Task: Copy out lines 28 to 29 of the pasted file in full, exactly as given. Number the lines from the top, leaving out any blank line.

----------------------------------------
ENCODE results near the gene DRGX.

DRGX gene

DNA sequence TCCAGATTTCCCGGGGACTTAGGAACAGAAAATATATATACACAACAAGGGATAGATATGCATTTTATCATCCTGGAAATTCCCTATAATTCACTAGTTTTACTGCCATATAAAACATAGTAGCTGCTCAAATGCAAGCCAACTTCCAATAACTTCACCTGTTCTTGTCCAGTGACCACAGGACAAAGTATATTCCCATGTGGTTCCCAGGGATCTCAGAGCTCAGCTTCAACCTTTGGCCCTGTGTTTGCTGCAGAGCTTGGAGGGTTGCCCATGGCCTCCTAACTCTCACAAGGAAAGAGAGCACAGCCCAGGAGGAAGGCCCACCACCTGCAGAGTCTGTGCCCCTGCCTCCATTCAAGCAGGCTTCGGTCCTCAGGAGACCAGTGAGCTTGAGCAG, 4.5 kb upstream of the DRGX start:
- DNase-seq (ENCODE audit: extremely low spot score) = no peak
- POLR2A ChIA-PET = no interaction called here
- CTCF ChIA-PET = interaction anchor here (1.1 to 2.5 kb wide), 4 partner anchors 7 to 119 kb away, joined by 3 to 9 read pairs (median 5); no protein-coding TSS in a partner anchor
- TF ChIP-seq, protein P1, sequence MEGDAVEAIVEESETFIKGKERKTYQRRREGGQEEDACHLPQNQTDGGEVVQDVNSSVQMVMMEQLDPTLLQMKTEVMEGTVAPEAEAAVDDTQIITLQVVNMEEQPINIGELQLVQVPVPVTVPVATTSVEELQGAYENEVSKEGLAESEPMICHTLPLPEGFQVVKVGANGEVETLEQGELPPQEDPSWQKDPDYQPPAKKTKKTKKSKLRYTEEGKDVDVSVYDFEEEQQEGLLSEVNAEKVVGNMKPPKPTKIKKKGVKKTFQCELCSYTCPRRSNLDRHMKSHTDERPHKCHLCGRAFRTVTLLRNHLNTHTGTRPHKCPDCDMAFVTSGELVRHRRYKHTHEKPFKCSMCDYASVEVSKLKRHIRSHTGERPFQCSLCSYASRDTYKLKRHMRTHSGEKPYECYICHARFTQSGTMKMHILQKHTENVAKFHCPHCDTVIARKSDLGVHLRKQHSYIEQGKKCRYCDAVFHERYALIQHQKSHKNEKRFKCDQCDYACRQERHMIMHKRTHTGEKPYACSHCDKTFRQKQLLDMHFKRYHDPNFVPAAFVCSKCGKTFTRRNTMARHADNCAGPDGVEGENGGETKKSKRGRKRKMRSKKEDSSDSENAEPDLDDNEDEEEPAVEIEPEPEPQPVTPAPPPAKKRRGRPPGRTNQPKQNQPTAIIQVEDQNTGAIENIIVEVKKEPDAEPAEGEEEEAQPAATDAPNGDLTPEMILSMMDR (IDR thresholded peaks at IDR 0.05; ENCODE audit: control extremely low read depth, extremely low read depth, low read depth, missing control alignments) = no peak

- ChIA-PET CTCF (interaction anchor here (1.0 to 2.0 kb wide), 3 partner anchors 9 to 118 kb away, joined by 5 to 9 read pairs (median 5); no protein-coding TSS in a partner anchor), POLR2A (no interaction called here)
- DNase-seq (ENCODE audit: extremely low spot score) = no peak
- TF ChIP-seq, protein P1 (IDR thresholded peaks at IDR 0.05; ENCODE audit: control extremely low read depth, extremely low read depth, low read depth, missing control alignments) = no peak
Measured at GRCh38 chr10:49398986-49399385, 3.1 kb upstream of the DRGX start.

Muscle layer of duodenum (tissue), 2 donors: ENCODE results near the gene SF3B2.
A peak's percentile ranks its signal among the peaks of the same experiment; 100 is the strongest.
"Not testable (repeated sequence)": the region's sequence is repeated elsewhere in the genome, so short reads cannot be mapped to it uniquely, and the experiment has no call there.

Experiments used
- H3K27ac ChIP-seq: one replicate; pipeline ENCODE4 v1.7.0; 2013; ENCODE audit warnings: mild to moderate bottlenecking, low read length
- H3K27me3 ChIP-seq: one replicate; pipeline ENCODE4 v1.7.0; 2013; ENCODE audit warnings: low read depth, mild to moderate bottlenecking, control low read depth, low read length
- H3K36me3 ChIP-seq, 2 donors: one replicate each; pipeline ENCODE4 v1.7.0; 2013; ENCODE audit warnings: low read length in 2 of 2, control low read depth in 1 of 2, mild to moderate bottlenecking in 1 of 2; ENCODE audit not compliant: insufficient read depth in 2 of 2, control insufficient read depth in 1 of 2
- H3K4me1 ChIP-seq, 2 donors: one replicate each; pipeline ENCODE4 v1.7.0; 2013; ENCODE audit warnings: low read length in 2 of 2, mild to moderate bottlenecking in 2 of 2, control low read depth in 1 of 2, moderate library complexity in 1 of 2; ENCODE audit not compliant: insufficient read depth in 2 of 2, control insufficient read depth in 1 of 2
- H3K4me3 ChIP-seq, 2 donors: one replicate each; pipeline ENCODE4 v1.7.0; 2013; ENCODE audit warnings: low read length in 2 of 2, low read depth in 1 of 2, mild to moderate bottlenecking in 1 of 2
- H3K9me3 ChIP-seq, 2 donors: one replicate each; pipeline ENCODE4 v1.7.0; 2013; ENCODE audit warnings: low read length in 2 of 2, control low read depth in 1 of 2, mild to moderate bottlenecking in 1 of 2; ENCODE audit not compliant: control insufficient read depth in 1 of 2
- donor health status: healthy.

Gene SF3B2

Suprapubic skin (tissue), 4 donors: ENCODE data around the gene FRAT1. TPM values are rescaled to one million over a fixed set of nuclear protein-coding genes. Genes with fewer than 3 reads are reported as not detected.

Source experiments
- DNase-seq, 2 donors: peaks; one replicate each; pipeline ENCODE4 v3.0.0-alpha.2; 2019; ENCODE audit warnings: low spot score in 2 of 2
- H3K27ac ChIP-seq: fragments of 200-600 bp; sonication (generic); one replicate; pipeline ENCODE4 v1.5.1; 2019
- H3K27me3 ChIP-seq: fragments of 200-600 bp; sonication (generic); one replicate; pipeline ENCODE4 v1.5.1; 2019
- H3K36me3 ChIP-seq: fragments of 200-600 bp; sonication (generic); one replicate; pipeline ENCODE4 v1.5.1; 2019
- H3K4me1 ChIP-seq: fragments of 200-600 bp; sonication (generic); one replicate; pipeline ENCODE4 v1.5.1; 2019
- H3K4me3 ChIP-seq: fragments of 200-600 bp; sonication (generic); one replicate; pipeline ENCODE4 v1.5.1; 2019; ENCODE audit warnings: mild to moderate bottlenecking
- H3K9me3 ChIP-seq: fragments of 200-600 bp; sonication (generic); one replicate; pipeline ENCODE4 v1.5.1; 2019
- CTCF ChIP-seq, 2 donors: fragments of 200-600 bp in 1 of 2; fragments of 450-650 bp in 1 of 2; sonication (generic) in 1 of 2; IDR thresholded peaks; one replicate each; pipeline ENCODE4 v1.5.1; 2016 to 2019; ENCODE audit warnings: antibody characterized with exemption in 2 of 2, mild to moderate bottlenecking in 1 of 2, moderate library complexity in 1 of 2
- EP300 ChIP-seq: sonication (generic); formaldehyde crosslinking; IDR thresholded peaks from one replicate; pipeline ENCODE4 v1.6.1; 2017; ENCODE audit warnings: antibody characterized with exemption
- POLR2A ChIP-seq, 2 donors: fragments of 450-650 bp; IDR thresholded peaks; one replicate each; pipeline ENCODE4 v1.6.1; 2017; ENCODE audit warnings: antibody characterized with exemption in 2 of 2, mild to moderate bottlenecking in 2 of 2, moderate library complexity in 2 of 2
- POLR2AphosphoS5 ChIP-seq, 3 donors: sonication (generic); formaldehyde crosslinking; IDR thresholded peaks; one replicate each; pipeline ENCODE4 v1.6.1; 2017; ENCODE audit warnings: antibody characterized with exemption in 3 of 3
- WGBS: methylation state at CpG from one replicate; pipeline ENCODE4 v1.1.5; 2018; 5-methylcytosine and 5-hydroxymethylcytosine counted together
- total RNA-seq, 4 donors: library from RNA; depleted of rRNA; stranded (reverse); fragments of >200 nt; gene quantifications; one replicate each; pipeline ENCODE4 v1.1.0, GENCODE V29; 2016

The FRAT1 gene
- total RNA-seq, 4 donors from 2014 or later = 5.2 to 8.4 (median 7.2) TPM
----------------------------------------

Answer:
- H3K27me3 ChIP-seq: fragments of 200-600 bp; sonication (generic); one replicate; pipeline ENCODE4 v1.5.1; 2019
- H3K36me3 ChIP-seq: fragments of 200-600 bp; sonication (generic); one replicate; pipeline ENCODE4 v1.5.1; 2019